The decision of several major companies to quit the Chamber of Commerce over carbon emission regulation underscores the concern—and confusion—within Corporate America about how it will impact the bottom line.
As the pendulum swings back -- and the strategy of buy-and-hold goes from ‘not’ to once again, ‘hot' – we asked the Fast Money traders for their best long term picks.
Exelon, one of the country’s largest utilities, said Monday that it would quit the United States Chamber of Commerce because of that group’s stance on climate change. It was the latest in a string of companies to do so, perhaps a harbinger of how intense the fight over global warming legislation could become.
Are efforts underway to marginalize the research behind global warming? Or is it all some giant misunderstanding?
Amid a growing split in the business community over climate policy, Pacific Gas and Electric, a major California utility, is withdrawing from the United States Chamber of Commerce, citing “fundamental differences” with the chamber’s approach to global warming.
More factories that make materials used in solar panels have opened, and the global demand for them has fallen, reports the New York Times.
The Lightning Round is extended in this CNBC.com exclusive feature.
The S&P 500 is now up over 11% year-to-date and up over 50% since the March lows. By comparison, the utility sector is down over 1% YTD and up ~30% since its March low and has been the second worst performing sector of this rally (only telecom is worse).
Stocks are at a pivotal point that has some traders looking for a pullback but others afraid to be caught short.
If you think utilities are old and boring, think again. This sector could be hot to trot!
Since the beginning of the year, many companies have seen their market cap more than doubled, while others have seen sharp drops in the valuation of their companies.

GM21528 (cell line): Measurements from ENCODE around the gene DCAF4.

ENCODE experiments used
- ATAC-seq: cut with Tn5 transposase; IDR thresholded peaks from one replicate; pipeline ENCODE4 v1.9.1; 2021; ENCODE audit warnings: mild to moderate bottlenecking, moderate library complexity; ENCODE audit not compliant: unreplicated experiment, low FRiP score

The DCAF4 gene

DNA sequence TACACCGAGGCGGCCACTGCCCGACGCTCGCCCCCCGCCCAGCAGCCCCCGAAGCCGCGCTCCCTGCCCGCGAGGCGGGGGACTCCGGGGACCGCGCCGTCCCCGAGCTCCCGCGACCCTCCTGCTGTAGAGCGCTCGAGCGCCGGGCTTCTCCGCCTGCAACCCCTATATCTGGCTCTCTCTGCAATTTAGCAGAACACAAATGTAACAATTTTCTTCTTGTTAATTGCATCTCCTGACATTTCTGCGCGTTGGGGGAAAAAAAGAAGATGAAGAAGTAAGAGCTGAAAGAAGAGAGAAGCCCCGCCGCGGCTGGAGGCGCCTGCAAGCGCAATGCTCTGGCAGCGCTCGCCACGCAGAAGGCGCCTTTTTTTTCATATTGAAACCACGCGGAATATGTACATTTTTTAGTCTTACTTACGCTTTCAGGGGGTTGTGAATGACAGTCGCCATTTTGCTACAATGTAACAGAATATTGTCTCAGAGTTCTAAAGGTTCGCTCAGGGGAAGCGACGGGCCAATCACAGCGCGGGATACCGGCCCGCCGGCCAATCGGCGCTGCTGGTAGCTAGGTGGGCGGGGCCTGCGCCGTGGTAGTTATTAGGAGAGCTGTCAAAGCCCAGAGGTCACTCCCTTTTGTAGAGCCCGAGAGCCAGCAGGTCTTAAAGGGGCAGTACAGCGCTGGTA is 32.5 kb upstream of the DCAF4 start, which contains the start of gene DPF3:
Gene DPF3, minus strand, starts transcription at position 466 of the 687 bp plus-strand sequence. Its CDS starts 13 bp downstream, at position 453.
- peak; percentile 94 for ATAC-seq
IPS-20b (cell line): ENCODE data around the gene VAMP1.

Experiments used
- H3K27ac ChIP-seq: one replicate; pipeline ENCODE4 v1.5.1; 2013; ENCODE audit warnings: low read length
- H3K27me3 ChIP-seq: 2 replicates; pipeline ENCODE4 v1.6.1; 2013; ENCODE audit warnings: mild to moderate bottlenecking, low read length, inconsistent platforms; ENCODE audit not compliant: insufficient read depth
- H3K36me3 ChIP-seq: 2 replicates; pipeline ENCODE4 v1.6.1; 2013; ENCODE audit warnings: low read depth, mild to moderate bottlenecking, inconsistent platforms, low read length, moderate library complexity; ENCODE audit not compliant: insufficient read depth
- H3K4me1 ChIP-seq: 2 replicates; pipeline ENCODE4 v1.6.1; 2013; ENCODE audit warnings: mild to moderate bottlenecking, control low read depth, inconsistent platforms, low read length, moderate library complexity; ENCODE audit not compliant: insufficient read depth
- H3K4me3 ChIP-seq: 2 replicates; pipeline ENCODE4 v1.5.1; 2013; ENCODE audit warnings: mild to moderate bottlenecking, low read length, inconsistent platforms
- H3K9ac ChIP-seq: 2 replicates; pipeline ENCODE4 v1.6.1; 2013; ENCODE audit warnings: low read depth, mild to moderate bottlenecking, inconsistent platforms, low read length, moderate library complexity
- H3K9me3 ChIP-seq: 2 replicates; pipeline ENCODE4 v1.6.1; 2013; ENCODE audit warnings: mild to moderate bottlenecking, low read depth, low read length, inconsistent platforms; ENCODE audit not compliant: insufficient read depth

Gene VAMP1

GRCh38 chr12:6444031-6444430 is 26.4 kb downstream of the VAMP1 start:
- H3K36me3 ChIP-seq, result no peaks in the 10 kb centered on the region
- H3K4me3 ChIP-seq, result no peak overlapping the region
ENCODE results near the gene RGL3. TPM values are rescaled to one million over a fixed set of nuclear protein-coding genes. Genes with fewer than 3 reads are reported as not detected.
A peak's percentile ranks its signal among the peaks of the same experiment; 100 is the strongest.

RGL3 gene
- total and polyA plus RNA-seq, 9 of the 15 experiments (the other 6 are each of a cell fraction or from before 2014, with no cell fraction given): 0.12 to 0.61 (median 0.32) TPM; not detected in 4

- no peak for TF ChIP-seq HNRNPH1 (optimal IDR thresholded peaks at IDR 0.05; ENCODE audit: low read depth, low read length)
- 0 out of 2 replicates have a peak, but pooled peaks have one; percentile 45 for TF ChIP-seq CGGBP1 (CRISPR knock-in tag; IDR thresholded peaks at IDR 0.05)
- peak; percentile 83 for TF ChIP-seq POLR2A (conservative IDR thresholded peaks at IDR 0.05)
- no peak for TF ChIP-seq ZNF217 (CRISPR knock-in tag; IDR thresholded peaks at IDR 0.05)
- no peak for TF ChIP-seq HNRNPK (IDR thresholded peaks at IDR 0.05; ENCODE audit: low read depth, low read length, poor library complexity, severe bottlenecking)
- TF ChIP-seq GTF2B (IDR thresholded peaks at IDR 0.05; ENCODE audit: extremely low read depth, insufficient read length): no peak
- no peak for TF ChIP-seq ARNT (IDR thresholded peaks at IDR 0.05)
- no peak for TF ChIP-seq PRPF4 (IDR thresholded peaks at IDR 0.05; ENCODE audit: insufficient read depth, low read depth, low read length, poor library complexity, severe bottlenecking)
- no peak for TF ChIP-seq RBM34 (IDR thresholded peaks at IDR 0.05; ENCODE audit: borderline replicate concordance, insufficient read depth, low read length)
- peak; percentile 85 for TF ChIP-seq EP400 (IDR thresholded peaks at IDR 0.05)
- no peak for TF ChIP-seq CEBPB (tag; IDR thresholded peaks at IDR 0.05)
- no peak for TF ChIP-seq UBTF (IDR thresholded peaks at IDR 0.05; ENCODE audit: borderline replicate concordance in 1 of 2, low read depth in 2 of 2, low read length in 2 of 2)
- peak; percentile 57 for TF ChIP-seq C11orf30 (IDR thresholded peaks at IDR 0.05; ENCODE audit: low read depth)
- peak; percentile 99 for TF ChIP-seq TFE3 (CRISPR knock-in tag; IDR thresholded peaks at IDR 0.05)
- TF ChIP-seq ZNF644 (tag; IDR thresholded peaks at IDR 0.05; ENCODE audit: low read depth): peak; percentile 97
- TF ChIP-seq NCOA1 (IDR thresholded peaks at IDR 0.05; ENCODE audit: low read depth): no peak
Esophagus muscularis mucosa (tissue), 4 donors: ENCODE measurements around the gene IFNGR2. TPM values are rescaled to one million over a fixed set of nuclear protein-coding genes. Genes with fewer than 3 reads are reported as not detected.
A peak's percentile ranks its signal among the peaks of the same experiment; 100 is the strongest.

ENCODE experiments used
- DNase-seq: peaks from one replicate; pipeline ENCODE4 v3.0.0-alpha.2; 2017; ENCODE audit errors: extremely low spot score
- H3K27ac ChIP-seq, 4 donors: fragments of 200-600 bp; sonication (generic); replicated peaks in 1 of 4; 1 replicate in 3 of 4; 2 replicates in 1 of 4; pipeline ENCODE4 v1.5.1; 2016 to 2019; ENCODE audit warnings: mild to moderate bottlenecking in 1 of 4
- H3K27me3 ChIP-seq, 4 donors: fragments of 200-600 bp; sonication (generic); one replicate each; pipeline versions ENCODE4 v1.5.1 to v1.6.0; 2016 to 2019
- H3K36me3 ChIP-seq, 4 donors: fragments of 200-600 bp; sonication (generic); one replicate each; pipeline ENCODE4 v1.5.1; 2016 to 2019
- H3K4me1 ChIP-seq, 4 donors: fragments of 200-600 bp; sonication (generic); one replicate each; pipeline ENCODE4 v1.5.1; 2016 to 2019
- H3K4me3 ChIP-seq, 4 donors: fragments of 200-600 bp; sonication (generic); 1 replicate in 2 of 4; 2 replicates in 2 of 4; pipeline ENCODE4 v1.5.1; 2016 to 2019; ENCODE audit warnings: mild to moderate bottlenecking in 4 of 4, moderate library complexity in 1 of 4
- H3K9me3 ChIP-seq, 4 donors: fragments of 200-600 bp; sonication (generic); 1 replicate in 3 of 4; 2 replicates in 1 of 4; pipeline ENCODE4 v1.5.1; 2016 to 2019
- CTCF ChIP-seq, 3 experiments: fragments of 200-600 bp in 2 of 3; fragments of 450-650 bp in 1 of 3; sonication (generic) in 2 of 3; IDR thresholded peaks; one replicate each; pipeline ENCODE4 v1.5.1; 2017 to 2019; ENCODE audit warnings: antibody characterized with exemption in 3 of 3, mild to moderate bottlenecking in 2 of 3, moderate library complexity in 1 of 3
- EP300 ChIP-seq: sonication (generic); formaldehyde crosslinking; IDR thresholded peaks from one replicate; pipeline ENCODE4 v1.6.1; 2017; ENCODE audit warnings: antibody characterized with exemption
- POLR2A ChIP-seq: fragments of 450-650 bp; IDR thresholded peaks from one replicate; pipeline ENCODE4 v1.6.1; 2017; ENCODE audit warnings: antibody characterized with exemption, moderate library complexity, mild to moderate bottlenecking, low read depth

Following are the “Fast & Furious” trades - hot ways to play Wednesday's market moving events.
Is Monday’s selloff a signal that we’re headed right back to the bear market lows? Find out what the charts suggest from Oppenheimer's Carter Worth!
The largest utility in California, squeezed by rising demand for electricity and looming state deadlines to curb fossil fuels, has signed a deal to buy solar power from seven immense arrays of mirrors, towers and turbines to be installed in the Mojave Desert.
With the market trading sideways more investors are turning to high yielding dividend stocks. But can you trust these companies to keep pumping out profits?
The U.S. government's plan to inject $20 billion into Citigroup failed to fully reassure analysts about financials. So what is safe to invest in now? Tim Harris at JPMorgan Asset Management and Khiem Do at Baring Asset Management offered their sector strategies to CNBC.
Thursday's chain store sales numbers could set the tone for a market obsessed with the weakening economy.
The Dow again swung in a roughly 775 point range (about 9 percent), and yet the markets felt....stable.
Greg Gordon of Citigroup says these utility stocks are good bets, thanks to their buildouts, expansions and investments in alternative energy.
Geothermal power has not only been getting investor attention recently, but it can lay claim to being perhaps the oldest of renewable energy sources. It is also genuinely renewable. Estimates vary considerably, but all say the potential is vast compared to what exists today.